Sundance went virtual for its 2021 edition, but that certainly didn’t slow the market down. Within a matter of days, Apple broke the record for dealmaking at the festival by scoring eventual Grand Jury prize-winner “CODA” for a whopping $25 million; Rebecca Hall’s directorial debut, “Passing,” landed with Netflix for a reported $15 million deal as the festival came to an end. Meanwhile, a number of highlights from the lineup are enmeshed in bidding wars as sales agents sort through their options, including Questlove’s celebrated documentary “Summer of Soul” and Jerrod Carmichael’s twisted buddy movie “On the Count of Three.”
Since those movies don’t exactly need our help getting on buyers radars, we’re leaving them off our usual memo to distributors in favor of a number of titiles that could really use the boost. The year ahead is certainly going to be an unpredictable one for distribution companies as the future of exhibition remains an open question. But the quality of these movies is not up for debate, nor is their potential to resonate with audiences well beyond Sundance. Buyers: Please take note.
Christian Blauvelt, David Ehrlich, Kate Erbland, Ryan Lattanzio, Tambay Obenson, and Ben Travers contributed to this article.
In artist Amalia Ulman’s charming first feature, the writer-director stars as a young creative who returns from London to post-crisis Spain, helping her broke mother (played by her real mom, Ale Ulman) contend with destitution after her husband’s death. Mostly, they hang around the seaside city of Gijón throughout an ambling black-and-white mother-daughter comedy steeped in the small details from their grifter lifestyle, shrugging off the looming threat of eviction and maybe something worse. Once the predictable comeuppance arrives, it’s practically an afterthought; the appeal of “El Planeta” lies with a pair of women who prefer to live in the moment rather than considering its consequences. Think “Tiny Furniture” by way of “Paper Moon.”
Ulman’s an established young artist with a distinctive voice, but “El Planeta” heralds the arrival of a filmmaker capable of threading vast societal issues into a sweet, intimate kind of storytelling with potential to appeal to a broader audience. The movie could do well on a modest scale, but would be a savvy investment for any buyer looking to support future projects from this rising talent. —EK
Sales Contact: UTA
Mexican-Ethiopian Jessica Beshir’s feature directorial debut revolves around a region of the world that rarely, if ever, receives recognition in western media. Abandoning traditional documentary narrative methods, Beshir uses mysticism and folklore to juxtapose vignettes of life in Harar. The movie is an abstract anthropological portrait that gives audiences a window into a culture few have ever heard about, and will leave them with a desire to learn more. Lingering in its shadowy backdrop is khat — the stimulant leaf that has become a daily chewing ritual among Ethiopians as a means to achieve Merkhana, a term that describes the high one gets from what is effectively a psychoactive drug. With its stunning black-and-white photography and haunting score, “Faya Dayi” is an oddly haunting film that would work wonders on the big screen, which should make it attractive to buyers looking to stock up on movies readymade for the big screen as audiences consider going back to the theater. —TO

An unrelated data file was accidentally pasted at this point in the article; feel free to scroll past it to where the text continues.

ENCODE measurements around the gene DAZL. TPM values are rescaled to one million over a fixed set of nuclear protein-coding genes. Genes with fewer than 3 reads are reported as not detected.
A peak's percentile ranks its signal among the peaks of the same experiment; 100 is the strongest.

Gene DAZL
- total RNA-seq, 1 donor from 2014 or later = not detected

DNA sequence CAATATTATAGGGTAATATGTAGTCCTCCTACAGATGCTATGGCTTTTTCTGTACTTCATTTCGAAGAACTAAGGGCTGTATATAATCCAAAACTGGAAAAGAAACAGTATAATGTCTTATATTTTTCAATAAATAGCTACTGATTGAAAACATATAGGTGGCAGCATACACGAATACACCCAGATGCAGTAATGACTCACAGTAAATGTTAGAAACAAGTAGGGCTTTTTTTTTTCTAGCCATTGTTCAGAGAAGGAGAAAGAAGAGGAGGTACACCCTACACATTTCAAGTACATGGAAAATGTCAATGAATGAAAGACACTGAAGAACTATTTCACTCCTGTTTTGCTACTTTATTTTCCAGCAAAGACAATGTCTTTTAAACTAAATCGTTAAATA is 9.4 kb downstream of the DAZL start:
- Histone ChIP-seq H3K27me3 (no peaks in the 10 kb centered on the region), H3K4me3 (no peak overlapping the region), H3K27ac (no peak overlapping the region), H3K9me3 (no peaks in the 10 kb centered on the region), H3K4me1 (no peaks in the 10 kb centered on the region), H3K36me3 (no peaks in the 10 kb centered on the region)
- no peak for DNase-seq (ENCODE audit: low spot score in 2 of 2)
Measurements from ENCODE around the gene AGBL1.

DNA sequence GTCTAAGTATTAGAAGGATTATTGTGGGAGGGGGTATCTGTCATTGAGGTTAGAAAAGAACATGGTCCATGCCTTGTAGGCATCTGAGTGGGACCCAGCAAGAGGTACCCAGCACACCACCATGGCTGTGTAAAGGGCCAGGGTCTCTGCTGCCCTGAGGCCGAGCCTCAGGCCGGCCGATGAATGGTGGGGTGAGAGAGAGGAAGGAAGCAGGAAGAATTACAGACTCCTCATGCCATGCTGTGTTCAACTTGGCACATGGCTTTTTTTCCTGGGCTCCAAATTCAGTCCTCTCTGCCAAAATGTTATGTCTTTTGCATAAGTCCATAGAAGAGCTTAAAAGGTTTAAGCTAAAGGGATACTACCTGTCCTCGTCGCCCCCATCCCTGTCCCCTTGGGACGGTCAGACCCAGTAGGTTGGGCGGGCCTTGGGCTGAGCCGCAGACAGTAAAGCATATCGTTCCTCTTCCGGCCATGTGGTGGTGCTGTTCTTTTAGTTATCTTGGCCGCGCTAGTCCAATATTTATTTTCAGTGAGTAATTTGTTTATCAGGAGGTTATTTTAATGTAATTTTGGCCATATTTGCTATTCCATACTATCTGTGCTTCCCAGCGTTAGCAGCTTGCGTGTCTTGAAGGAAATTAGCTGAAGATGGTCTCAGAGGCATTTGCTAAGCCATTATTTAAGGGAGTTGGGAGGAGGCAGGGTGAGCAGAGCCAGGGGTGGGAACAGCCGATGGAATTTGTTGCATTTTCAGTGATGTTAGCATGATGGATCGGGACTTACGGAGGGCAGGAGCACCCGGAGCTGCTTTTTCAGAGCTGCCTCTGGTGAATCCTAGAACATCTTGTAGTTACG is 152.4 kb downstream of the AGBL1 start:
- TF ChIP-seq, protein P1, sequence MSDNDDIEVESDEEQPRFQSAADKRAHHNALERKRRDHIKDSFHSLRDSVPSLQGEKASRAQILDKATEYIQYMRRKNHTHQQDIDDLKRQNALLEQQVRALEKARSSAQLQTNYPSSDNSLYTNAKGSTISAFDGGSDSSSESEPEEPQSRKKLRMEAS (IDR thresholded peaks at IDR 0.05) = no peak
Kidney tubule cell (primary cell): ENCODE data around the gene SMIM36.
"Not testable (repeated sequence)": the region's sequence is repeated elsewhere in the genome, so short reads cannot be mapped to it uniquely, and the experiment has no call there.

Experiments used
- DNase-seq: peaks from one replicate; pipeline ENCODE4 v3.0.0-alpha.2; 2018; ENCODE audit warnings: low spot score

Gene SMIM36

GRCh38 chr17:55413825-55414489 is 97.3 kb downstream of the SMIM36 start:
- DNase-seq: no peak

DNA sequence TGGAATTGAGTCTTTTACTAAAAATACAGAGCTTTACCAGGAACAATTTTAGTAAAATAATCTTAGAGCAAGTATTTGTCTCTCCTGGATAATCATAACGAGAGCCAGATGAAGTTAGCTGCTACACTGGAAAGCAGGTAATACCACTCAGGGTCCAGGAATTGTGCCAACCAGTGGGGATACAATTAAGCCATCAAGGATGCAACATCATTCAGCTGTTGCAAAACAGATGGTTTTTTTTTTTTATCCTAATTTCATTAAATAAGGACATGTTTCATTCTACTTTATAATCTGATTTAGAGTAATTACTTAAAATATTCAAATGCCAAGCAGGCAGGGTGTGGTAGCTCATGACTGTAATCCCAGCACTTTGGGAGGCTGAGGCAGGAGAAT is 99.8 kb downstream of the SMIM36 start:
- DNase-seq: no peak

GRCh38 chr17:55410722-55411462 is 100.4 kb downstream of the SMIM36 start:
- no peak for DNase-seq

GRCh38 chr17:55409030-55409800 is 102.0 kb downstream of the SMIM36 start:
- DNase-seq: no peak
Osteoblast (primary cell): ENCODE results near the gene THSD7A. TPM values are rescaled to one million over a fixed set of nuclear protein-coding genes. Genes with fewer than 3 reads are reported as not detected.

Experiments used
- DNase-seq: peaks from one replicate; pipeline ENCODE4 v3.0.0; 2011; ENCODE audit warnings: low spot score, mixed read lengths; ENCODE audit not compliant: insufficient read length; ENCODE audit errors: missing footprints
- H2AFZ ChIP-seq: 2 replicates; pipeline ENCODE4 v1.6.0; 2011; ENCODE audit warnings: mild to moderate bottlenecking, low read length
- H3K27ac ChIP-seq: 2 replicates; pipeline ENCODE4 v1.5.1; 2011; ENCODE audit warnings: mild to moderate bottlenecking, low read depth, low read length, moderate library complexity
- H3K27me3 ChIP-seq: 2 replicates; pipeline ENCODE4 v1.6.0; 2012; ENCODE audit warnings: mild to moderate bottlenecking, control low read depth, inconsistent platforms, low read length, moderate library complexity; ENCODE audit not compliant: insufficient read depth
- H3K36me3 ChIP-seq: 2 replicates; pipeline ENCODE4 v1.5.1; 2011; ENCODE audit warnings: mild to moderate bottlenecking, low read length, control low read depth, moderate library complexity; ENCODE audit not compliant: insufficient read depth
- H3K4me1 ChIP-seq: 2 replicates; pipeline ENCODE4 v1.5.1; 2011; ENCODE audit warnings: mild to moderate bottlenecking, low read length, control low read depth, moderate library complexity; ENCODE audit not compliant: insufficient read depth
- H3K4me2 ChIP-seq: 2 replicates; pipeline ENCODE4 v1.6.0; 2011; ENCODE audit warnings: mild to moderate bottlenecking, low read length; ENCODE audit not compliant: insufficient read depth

Sales Contact: Cinetic
“How It Ends”
As the latest in the growing ranks of pandemic-shot movies that are only kinda about the pandemic, Daryl Wein and Zoe Lister-Jones’ “How It Ends” offers the unexpected: Hope. Picking up long after Earth and its inhabitants reckoned with Armageddon, the pair’s latest dramedy opens on the planet’s final day. Liza (Lister-Jones) goes about her time in denial about impending doom, all while in conversation with an imaginary version of her younger self (a winning Cailee Spaeny). She’s eager to get the duo moving to purchase, like, a lot of drugs to get them through the last night on Earth. Lister-Jones has the precise bearing and tone to ground something this wacky and outsized, and she approaches the part with her usual blithe charm. Liza and the YS venture into a mostly empty world, they encounter a bizarre array of people, from Nick Kroll as a drug-hoarding weirdo to Logan Marshall Green as a puppy-toting past paramour who starts drawing out Liza’s well-hidden discomfort. If this is what Armageddon looks like, maybe the end of everything isn’t so bad. Maybe the next go-round will be better, one of Liza’s pals wonders, and “How It Ends” makes the refreshing argument that he’s probably right. With its sunny done in the midst of dark times — a familiar cast of reliably funny faces — “How It Ends” would be a slam dunk for a streamer hoping to give viewers a happier alternative to these dark times. —KE